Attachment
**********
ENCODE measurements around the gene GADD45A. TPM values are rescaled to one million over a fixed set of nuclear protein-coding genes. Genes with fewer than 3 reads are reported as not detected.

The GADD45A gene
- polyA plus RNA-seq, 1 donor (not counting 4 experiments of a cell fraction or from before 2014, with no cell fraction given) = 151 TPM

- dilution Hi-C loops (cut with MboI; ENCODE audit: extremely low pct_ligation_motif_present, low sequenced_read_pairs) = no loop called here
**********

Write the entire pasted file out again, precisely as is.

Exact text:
ENCODE measurements around the gene GADD45A. TPM values are rescaled to one million over a fixed set of nuclear protein-coding genes. Genes with fewer than 3 reads are reported as not detected.

The GADD45A gene
- polyA plus RNA-seq, 1 donor (not counting 4 experiments of a cell fraction or from before 2014, with no cell fraction given) = 151 TPM

- dilution Hi-C loops (cut with MboI; ENCODE audit: extremely low pct_ligation_motif_present, low sequenced_read_pairs) = no loop called here